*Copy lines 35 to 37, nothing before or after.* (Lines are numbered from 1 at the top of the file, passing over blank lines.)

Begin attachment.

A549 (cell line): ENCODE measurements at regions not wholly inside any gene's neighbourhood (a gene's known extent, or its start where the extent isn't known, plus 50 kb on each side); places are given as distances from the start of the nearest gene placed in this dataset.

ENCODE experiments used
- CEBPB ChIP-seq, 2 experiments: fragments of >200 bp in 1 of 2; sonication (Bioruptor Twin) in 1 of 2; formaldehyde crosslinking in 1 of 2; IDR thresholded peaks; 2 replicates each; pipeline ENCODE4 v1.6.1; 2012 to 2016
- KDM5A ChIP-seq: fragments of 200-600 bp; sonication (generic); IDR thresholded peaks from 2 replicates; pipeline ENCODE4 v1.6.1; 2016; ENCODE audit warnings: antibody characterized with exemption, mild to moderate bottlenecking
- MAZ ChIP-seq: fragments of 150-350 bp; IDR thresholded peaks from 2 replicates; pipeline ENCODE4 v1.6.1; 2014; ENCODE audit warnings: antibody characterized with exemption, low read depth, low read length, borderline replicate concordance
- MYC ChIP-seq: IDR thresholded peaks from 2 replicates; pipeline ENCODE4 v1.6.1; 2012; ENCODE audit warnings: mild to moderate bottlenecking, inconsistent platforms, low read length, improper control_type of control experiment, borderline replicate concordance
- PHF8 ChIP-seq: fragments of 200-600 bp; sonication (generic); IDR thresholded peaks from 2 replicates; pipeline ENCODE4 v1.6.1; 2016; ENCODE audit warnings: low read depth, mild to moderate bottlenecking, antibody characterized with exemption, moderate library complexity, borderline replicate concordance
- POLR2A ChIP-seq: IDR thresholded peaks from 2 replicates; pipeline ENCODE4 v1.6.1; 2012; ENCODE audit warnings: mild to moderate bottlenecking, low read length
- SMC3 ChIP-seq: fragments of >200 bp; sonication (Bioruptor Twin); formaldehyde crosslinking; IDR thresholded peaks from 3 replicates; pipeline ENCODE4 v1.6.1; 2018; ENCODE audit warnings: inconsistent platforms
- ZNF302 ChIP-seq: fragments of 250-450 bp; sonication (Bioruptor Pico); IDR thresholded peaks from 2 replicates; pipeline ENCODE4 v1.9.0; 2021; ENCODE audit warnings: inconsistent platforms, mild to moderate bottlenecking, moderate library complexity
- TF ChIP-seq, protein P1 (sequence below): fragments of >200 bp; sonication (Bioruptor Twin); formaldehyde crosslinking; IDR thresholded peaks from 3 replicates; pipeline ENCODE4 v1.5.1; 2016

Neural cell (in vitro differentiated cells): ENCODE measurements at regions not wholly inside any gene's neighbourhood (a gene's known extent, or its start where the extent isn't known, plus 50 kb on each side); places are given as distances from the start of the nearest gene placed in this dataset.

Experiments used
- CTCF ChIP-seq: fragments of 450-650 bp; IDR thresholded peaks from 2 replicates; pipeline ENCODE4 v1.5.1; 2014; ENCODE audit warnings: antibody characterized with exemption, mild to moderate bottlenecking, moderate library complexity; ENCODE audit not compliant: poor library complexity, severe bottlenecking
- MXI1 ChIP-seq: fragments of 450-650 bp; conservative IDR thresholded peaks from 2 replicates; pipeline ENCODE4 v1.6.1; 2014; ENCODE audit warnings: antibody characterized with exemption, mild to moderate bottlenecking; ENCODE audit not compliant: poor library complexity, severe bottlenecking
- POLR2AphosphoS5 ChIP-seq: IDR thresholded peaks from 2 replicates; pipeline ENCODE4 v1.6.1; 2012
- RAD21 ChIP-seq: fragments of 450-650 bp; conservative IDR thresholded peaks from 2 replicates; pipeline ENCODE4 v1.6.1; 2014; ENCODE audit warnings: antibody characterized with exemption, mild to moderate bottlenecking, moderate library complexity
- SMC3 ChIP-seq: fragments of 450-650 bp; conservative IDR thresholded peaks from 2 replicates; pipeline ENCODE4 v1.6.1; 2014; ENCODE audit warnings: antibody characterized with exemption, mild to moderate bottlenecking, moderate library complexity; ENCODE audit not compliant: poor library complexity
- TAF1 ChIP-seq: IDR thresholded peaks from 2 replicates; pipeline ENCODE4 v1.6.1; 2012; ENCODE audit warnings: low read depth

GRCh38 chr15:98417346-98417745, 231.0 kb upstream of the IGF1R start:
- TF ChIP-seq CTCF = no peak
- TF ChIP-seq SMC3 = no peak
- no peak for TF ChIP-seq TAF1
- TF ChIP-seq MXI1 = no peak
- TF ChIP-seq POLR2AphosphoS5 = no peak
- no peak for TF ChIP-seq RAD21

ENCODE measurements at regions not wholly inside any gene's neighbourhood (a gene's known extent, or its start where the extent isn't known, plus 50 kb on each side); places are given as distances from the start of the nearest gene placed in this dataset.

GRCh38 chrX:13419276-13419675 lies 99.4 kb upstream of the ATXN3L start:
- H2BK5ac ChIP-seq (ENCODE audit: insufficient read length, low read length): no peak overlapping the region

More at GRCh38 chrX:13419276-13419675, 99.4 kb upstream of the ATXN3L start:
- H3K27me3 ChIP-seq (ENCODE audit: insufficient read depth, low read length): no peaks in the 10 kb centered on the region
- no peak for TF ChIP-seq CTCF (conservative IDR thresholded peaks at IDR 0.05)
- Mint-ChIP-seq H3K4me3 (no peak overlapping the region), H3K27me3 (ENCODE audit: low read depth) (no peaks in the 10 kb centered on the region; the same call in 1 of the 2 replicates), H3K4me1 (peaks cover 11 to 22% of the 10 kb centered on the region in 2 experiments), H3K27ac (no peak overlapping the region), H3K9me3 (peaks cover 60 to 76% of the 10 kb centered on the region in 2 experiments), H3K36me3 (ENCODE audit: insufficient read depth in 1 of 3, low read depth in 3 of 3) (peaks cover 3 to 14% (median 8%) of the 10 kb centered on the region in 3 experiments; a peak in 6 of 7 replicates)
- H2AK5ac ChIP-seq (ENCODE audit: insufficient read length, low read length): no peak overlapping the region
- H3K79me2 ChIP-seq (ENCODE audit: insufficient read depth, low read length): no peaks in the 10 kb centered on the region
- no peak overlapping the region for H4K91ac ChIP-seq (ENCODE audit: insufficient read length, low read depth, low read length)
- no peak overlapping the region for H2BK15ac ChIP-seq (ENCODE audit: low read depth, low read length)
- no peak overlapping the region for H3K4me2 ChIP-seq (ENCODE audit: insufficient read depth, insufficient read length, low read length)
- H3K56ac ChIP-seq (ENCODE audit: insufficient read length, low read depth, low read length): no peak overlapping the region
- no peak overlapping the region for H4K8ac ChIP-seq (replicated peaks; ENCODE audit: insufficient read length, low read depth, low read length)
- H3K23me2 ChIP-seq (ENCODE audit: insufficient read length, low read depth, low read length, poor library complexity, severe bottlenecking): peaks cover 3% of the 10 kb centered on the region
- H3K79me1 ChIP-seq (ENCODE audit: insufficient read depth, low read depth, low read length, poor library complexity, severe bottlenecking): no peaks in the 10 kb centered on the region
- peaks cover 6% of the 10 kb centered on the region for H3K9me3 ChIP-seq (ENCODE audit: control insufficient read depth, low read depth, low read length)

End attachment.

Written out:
- H3K79me2 ChIP-seq (ENCODE audit: insufficient read depth, low read length): no peaks in the 10 kb centered on the region
- no peak overlapping the region for H4K91ac ChIP-seq (ENCODE audit: insufficient read length, low read depth, low read length)
- no peak overlapping the region for H2BK15ac ChIP-seq (ENCODE audit: low read depth, low read length)